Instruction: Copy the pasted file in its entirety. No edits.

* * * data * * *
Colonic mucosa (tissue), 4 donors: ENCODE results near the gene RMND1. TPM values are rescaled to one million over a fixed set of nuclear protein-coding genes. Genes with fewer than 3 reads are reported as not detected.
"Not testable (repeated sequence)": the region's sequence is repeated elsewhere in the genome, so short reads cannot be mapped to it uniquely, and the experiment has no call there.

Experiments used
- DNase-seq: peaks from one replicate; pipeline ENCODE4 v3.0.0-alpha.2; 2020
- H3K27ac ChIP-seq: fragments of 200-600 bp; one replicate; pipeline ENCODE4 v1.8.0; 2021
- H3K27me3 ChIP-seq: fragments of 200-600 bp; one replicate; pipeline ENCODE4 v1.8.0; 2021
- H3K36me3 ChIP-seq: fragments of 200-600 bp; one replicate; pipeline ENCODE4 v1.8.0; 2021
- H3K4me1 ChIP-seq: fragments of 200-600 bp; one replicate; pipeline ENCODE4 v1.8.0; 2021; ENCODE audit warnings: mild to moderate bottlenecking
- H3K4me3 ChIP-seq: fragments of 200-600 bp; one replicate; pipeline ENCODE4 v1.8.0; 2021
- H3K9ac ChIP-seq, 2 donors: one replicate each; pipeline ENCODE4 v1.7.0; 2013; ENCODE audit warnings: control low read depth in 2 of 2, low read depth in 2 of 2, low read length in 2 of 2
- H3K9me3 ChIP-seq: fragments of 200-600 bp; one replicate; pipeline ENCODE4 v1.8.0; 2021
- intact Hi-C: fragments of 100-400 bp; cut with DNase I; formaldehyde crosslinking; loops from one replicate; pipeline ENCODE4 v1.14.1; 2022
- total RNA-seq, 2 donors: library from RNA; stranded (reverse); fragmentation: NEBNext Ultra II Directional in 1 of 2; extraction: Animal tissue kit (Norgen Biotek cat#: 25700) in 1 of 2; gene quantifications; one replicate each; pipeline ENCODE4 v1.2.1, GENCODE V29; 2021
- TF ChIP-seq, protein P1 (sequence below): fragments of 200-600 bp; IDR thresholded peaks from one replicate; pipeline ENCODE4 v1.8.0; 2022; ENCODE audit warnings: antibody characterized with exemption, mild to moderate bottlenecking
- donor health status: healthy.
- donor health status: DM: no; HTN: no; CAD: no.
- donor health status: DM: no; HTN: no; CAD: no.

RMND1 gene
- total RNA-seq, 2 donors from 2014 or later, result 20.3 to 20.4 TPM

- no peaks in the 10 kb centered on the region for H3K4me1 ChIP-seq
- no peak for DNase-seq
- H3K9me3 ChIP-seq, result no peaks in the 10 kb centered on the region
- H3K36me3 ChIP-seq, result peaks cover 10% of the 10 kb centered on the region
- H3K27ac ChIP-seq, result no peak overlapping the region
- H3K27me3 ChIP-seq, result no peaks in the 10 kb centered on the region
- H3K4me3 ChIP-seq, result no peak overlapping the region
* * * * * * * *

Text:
Colonic mucosa (tissue), 4 donors: ENCODE results near the gene RMND1. TPM values are rescaled to one million over a fixed set of nuclear protein-coding genes. Genes with fewer than 3 reads are reported as not detected.
"Not testable (repeated sequence)": the region's sequence is repeated elsewhere in the genome, so short reads cannot be mapped to it uniquely, and the experiment has no call there.

Experiments used
- DNase-seq: peaks from one replicate; pipeline ENCODE4 v3.0.0-alpha.2; 2020
- H3K27ac ChIP-seq: fragments of 200-600 bp; one replicate; pipeline ENCODE4 v1.8.0; 2021
- H3K27me3 ChIP-seq: fragments of 200-600 bp; one replicate; pipeline ENCODE4 v1.8.0; 2021
- H3K36me3 ChIP-seq: fragments of 200-600 bp; one replicate; pipeline ENCODE4 v1.8.0; 2021
- H3K4me1 ChIP-seq: fragments of 200-600 bp; one replicate; pipeline ENCODE4 v1.8.0; 2021; ENCODE audit warnings: mild to moderate bottlenecking
- H3K4me3 ChIP-seq: fragments of 200-600 bp; one replicate; pipeline ENCODE4 v1.8.0; 2021
- H3K9ac ChIP-seq, 2 donors: one replicate each; pipeline ENCODE4 v1.7.0; 2013; ENCODE audit warnings: control low read depth in 2 of 2, low read depth in 2 of 2, low read length in 2 of 2
- H3K9me3 ChIP-seq: fragments of 200-600 bp; one replicate; pipeline ENCODE4 v1.8.0; 2021
- intact Hi-C: fragments of 100-400 bp; cut with DNase I; formaldehyde crosslinking; loops from one replicate; pipeline ENCODE4 v1.14.1; 2022
- total RNA-seq, 2 donors: library from RNA; stranded (reverse); fragmentation: NEBNext Ultra II Directional in 1 of 2; extraction: Animal tissue kit (Norgen Biotek cat#: 25700) in 1 of 2; gene quantifications; one replicate each; pipeline ENCODE4 v1.2.1, GENCODE V29; 2021
- TF ChIP-seq, protein P1 (sequence below): fragments of 200-600 bp; IDR thresholded peaks from one replicate; pipeline ENCODE4 v1.8.0; 2022; ENCODE audit warnings: antibody characterized with exemption, mild to moderate bottlenecking
- donor health status: healthy.
- donor health status: DM: no; HTN: no; CAD: no.
- donor health status: DM: no; HTN: no; CAD: no.

RMND1 gene
- total RNA-seq, 2 donors from 2014 or later, result 20.3 to 20.4 TPM

- no peaks in the 10 kb centered on the region for H3K4me1 ChIP-seq
- no peak for DNase-seq
- H3K9me3 ChIP-seq, result no peaks in the 10 kb centered on the region
- H3K36me3 ChIP-seq, result peaks cover 10% of the 10 kb centered on the region
- H3K27ac ChIP-seq, result no peak overlapping the region
- H3K27me3 ChIP-seq, result no peaks in the 10 kb centered on the region
- H3K4me3 ChIP-seq, result no peak overlapping the region